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My life with illness docs didn't even know about
FOR 22 years, Sally Hooker had a rare disease her doctors didn’t even know existed.
It wasn’t until she typed one of her symptoms into Google that she realised she might be one of only two people in a million with systemic mastocytosis.
By then, she had endured intense fatigue, skin lesions, unbearable stomach cramps, diarrhoea, food and drug intolerance, bone and muscle pain and headaches. The symptoms got worse during her two pregnancies and continued to worsen as she grew older.
She still suffers the symptoms but is now much more philosophical about her disorder.
She explains: “I look at it like someone who has diabetes might view their condition. It’s something I have to work my way around.
“It has interfered with my time with the children and the ridiculous tiredness gets on my nerves.”
Her problem started on a holiday in Corfu.
With her fair hair and fair skin, Sally had always suffered in the sun, but nothing prepared her for the stifling heat on the Greek island.
Sally, of St Andrew’s Road, Clacton, recalls: “At that point, I’d never travelled further than Germany. I simply was not used to such extreme heat and humidity. Within hours of arriving, I noticed a rash of freckles had appeared and was covering the tops of my thighs.”
It is still unclear if the heat triggered the mastocytosis or whether it also was in her body, but the rash turned out to be the start of something which would change her life.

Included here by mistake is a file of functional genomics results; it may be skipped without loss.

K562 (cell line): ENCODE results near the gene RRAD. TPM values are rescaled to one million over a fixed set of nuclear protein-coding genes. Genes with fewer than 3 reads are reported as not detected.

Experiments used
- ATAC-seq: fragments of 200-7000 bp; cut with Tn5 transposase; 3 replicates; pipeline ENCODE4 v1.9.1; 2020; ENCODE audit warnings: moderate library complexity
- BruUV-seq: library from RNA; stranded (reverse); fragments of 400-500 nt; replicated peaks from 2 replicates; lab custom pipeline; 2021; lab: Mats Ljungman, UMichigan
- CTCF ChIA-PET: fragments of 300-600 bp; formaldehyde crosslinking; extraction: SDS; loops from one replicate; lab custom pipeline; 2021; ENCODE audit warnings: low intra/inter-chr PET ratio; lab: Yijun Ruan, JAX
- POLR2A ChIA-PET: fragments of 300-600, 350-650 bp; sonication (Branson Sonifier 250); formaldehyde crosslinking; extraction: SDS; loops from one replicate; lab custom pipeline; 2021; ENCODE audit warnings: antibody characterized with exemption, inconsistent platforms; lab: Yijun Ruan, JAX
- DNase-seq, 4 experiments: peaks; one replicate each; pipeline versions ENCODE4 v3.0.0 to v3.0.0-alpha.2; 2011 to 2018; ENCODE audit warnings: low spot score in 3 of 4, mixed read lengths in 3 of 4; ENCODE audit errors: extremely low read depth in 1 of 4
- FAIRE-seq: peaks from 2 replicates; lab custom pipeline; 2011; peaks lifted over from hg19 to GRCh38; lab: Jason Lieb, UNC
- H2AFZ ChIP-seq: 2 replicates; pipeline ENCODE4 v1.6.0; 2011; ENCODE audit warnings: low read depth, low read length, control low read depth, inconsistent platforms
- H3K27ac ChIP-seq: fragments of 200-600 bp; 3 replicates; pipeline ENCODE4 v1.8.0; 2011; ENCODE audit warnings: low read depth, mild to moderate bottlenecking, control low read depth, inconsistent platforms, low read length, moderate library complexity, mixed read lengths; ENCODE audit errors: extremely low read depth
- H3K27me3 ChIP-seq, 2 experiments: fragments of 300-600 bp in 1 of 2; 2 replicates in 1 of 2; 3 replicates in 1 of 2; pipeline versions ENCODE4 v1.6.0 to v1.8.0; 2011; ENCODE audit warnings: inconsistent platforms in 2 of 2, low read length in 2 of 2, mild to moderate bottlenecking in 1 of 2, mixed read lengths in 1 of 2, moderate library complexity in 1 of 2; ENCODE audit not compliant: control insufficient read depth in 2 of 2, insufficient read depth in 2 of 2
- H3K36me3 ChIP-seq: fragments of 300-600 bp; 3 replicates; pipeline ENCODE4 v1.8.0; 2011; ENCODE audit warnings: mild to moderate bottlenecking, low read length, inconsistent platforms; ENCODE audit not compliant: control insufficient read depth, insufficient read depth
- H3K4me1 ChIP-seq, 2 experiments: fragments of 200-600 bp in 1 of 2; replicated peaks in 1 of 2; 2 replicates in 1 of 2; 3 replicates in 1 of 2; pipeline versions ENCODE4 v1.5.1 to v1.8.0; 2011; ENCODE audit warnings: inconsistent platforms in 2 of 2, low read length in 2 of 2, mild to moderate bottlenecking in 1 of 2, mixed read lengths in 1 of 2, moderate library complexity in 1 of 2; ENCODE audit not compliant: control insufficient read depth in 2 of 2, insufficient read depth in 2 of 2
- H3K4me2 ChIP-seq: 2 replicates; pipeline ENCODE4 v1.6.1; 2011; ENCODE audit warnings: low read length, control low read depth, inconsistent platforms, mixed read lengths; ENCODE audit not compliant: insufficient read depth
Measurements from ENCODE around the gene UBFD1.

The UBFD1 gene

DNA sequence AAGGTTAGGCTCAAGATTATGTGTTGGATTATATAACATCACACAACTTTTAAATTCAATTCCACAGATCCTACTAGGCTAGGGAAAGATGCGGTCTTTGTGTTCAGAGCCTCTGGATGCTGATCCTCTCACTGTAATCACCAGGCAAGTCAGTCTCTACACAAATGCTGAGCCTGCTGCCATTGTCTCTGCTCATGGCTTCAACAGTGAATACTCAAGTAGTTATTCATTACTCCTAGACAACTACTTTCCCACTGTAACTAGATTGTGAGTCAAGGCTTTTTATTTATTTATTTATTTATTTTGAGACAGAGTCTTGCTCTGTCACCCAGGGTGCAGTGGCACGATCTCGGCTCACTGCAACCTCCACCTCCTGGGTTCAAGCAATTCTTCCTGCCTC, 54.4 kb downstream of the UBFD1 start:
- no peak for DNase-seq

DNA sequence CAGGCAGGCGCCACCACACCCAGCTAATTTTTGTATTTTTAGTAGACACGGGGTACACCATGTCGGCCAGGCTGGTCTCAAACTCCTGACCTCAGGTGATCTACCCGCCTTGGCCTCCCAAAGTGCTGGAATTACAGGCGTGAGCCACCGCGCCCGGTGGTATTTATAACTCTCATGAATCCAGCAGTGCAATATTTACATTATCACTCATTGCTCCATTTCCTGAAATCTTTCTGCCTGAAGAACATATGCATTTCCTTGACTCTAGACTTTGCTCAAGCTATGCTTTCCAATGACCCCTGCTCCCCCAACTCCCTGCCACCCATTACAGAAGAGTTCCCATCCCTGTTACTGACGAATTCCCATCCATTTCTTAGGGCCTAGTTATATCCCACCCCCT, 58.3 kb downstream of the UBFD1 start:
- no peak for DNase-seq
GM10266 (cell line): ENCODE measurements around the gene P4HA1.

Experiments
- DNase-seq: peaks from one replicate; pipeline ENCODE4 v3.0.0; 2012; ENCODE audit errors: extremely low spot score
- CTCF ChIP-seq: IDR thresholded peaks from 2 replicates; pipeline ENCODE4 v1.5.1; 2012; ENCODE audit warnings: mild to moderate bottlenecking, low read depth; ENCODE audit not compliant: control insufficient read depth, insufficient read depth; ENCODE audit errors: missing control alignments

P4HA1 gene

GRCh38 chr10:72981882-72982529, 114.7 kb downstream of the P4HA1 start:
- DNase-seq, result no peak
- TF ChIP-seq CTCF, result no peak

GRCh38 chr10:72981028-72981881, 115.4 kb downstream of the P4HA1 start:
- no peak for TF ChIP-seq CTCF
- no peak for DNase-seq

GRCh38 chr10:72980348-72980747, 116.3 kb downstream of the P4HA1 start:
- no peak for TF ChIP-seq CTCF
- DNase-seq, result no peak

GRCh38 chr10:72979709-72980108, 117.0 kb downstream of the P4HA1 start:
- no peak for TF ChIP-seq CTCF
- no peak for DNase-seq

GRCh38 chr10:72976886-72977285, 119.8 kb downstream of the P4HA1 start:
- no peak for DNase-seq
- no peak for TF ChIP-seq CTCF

She says: “Three months after my son was born, I experienced appalling stomach cramps, diarrhoea and bone pain in my knuckles and knees.
“The GP diagnosed irritable bowel syndrome and possible rheumatism and arthritis.”
By then, the freckles had spread and started to cover her buttocks, stomach, back, feet and chest, but midwives and doctors had never seemed particularly bothered by them.
Sally adds: “With my second pregnancy, I was extremely ill and the illness went up a few notches.
“After the birth of my daughter, two years later, I was unable to tolerate any form of alcohol. The pain was so intense after a few sips, my doctor thought I had a stomach ulcer, though the tests came back negative.”
By now, the cramps and diarrhoea were a daily occurrence, along with bone pain, fatigue and continual menstrual bleeding.
Doctors suggested the rash could be linked to the bleeding, so Sally had a hysterectomy.
She says: “I didn’t know at the time anaesthetic could be bad for me.
“I seemed to tolerate it well enough and afterwards I felt great, but the tiredness didn’t go away, nor did the bleeding, while the rash was now more like galloping German measles.”
She read up on ME and chronic fatigue syndrome and tried homeopathic remedies, but nothing helped.
A dermatologist suggested she had urticaria pigmentosa – skin lesions in layman’s terms – and it was when she Googled the term, she found the UK Masto Support Group.
She says: “It turned my life around. There are not the words to express how much I owe Irene Wilson, who runs the group. We meet once a year and e-mail each other all the time.”
Sally now visits St Thomas’ Hospital, in London, every year for a check-up she refers to as “her MoT”.
A former Clacton Junior School secretary, Sally is no longer able to work, yet she was told she couldn’t claim disability living allowance because she would still walk unaided and cook for herself.
She has learned to live with the condition, but has to be wary of what she eats, since tomatoes, fish and shellfish, caffeine and some medication can worsen the symptoms.
Sally is sad her condition has encroached on her time with her children, now 18 and 16, but refuses to let it upset her too much.
She adds: “I have had all sorts of things happen to me in my life. I could get bitter and angry, but I find it’s counterproductive.
“Now I have found the support group and others like me, it has cheered me up.”
For details, go to www.uk masto.co.uk